Editor’s note: Tessa Gaffney is a graduate assistant in the Arts Admin program at the University of Akron. This is the first in a series of interviews with notable UA alumni.
The Dance Program at The University of Akron would not exist without Jane Startzman.
First, some background: Heinz Poll, principal dancer with the Berlin State Opera Ballet, ballet master of the National Ballet of Chile and Ballet de Jeunesse Musicales de France, and teacher at New York’s National Academy of Ballet, came to Akron in the late ’60s at the invitation of five teachers from dance studios in the area.
Initially in town for a summer intensive, he decided he wanted to stay here and build a dance company, as he could get from New York City to Akron and back in a day. The summer intensive eventually evolved to become the Dance Institute at The University of Akron, and Ohio Chamber Ballet was developed into an extremely polished, respected and widely traveled dance company.
A Cleveland native, Jane Startzman joined at the end of 1968, after participating in the summer intensive and auditioning for the company. She was an apprentice for a year. In 1970, when Jane and seven of her contemporaries were set to graduate high school, they found themselves facing a dilemma: they wanted to continue dancing with Heinz Poll and their parents wanted them to go to college. A generous benefactor and patron of the arts, Ellen Herberich (whose husband, Charles, was a major donor in the fundraising drive that resulted in E.J. Thomas Performing Arts Hall) came forward with scholarship money for the eight dancers, and the Dance Program at The University of Akron was born.
The initial faculty consisted of Dance Institute teachers, company members and Heinz Poll himself. The University of Akron provided generous support in the way of free use of studio space for the company in return for having Heinz Poll permanently in residence, along with his partner, world-renowned lighting designer, Thomas Skelton. Ohio Chamber Ballet, and later, Ohio Ballet was soon touring around the nation with the byline “in residence at The University of Akron” on all promotional materials, making the company one of Akron’s greatest exports.
Jane and her peers took classes during the day and rehearsed for the company at night. By the mid ’70s, they were touring extensively: five weeks in the fall, five weeks in the spring. In order to earn their bachelor’s degrees in four years, the students completed homework while they were away, and they received credit for the touring itself. Jane joked, “We were actually doing what the heck it was we were supposed to be getting a degree to do. We kinda were doing it the reverse way, which was really unusual, and an interesting thing for them all [the professors and administrators] to figure out.”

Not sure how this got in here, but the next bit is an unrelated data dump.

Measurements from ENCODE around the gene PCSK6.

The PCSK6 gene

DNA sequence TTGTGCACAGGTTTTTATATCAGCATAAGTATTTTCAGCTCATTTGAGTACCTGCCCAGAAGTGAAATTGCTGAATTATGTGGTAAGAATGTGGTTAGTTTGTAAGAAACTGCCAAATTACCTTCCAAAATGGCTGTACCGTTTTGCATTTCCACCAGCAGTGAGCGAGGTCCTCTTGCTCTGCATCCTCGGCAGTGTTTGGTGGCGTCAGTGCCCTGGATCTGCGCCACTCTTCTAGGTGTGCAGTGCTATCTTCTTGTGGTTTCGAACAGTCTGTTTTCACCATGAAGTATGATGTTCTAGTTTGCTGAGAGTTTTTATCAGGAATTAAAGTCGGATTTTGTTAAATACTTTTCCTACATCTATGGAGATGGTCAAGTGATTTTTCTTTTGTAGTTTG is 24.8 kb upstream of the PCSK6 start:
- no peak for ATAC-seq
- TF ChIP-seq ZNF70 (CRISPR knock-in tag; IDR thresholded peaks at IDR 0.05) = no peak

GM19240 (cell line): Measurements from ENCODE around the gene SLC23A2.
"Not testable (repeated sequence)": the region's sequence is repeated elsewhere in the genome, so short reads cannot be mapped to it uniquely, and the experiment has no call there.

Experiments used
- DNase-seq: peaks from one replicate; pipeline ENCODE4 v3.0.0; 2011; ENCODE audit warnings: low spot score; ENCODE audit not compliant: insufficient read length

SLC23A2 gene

To Florida and back to Akron
Upon graduation from the UA Dance Program, Jane left the company for two years. She moved to Florida, joined the Tampa Ballet, learned Hawaiian dancing, and tried on several different hats, until Heinz Poll asked her to come back.
“When I was a dancer [with Ohio Ballet], I really got to stretch my repertoire a lot. I got to do everything from Laura Dean, to Paul Taylor, to Balanchine,” she said. “I mean, lots of different really masterful choreographers and pieces.”
After a hip injury in the early ’80s, Jane retired and was promoted to Company Manager of the Ohio Ballet. She was in charge of bus schedules, hotel reservations, and dancer per diems – all of the operational things that directly affect the artists and artistic staff. “In the beginning, it was really scary, because as a dancer, you don’t speak, you do what you’re told, and coming into a profession where you have to talk to people on the phone, you have to negotiate, I was terrified,” she adds. But after two tours of meeting with promoters, she gained confidence in her ability to facilitate between administration and dancers as well as be an advocate in the boardroom.
“One thing I would tell dancers, if you do have a career in dance, you’re going to get to that place where you ask yourself, ‘What the hell am I going to do now?’” Jane asked. “I thought I was going to dance forever. I never thought I would have those skills [but] what you learn when you dance, it translates into everything if you just let it.” Dedication, perseverance, attention to detail, refusal to give up: these are the things dance teaches you, and the reason dancers are an asset to any business or community.